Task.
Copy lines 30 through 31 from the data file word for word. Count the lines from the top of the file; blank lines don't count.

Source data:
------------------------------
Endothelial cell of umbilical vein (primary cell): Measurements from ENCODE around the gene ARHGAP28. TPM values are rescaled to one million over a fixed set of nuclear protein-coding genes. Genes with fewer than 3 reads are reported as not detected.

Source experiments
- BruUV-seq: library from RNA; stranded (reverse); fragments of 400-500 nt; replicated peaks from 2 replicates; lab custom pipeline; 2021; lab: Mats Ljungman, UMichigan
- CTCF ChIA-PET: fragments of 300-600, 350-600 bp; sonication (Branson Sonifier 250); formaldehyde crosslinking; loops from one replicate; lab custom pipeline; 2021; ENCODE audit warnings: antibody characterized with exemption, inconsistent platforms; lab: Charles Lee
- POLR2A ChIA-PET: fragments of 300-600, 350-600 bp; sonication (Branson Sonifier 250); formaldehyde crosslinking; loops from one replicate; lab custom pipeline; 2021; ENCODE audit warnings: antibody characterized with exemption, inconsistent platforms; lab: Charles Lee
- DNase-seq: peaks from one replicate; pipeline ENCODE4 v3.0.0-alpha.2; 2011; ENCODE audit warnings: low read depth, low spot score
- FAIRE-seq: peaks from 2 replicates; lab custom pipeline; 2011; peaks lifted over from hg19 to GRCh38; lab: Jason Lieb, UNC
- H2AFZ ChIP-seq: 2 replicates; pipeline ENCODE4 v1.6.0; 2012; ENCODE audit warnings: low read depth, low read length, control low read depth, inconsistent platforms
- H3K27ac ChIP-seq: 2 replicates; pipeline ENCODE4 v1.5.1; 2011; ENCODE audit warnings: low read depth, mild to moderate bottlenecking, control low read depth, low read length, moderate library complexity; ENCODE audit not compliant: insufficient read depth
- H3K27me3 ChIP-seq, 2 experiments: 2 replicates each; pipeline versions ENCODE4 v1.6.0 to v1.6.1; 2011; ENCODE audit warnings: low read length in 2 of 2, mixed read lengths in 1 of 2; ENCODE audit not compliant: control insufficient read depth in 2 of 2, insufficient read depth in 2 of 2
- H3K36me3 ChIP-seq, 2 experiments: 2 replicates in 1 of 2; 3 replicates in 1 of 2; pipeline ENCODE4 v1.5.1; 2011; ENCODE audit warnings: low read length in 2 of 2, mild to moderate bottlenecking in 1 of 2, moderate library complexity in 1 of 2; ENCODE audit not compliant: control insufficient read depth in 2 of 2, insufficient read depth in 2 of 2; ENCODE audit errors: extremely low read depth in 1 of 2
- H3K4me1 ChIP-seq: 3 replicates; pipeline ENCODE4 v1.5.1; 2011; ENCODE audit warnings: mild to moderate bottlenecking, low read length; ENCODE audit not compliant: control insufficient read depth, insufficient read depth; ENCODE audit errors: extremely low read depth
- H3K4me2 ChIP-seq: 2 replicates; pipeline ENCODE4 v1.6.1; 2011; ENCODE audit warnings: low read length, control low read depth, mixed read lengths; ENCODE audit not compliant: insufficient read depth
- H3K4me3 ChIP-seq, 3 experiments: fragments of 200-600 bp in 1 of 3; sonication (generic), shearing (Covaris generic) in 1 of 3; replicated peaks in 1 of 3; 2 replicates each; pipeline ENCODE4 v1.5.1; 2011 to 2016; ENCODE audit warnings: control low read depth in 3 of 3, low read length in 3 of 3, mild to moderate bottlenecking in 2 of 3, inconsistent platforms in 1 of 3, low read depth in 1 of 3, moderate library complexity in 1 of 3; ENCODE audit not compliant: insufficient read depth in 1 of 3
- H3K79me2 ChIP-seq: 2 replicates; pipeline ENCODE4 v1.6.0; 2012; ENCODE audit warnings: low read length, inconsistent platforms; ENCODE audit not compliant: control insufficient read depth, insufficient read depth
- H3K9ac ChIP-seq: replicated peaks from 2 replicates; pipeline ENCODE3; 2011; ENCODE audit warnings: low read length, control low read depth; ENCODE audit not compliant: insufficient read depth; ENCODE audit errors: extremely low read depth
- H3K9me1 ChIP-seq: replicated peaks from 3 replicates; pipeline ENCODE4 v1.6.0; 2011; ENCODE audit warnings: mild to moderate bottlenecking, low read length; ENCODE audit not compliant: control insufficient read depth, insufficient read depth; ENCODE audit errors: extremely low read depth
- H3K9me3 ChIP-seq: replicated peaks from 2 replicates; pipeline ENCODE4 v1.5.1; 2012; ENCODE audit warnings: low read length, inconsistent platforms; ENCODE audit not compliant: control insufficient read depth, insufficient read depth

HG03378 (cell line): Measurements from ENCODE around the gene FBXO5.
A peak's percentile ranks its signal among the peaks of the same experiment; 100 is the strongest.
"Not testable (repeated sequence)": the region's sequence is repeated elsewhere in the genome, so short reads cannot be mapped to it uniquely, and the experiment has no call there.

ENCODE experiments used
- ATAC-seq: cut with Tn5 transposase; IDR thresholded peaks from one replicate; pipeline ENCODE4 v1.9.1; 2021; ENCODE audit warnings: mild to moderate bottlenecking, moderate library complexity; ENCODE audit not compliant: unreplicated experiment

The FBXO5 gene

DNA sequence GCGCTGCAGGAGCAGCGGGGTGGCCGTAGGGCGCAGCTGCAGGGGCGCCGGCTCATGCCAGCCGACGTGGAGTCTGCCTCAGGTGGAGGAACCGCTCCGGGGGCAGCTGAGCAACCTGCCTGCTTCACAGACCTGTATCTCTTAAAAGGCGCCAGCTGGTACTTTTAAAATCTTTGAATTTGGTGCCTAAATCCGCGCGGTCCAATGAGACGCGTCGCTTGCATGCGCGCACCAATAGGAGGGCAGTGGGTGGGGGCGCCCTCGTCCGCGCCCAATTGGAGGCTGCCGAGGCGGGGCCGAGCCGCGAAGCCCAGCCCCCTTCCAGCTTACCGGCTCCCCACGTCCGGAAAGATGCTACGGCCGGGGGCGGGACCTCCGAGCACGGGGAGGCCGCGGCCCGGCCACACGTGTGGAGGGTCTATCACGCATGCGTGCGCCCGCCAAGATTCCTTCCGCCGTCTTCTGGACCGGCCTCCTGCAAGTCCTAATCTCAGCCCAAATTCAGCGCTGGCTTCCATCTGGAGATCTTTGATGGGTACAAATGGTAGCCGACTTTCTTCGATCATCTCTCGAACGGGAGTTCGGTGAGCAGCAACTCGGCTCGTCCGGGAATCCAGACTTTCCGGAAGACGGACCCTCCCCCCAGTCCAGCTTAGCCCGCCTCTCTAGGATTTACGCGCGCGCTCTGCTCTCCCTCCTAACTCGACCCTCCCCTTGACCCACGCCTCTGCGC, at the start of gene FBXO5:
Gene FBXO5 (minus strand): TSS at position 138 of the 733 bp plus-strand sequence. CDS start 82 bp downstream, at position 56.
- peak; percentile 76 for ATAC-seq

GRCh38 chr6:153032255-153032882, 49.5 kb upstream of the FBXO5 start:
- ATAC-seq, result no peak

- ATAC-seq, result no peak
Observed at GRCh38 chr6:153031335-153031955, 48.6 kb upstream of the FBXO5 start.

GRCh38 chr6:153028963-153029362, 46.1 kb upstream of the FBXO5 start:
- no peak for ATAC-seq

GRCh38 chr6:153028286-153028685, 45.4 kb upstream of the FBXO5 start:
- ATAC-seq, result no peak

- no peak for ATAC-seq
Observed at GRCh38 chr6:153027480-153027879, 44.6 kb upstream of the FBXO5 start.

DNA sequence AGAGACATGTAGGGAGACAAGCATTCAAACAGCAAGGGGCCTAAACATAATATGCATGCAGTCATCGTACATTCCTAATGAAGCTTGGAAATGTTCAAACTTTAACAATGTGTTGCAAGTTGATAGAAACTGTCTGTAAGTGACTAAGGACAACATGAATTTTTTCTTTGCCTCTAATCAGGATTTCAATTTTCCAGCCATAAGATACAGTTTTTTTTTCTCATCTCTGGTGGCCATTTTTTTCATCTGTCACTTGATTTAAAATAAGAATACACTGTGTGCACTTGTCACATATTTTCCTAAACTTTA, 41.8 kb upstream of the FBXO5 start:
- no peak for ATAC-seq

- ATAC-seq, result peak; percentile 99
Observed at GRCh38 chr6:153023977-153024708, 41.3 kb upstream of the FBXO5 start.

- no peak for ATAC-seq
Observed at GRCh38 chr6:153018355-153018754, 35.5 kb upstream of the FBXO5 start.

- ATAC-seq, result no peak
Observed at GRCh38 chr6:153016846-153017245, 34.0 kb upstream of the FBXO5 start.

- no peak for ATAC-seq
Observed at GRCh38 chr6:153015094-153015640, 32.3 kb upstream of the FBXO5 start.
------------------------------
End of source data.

- ATAC-seq, result no peak
Observed at GRCh38 chr6:153031335-153031955, 48.6 kb upstream of the FBXO5 start.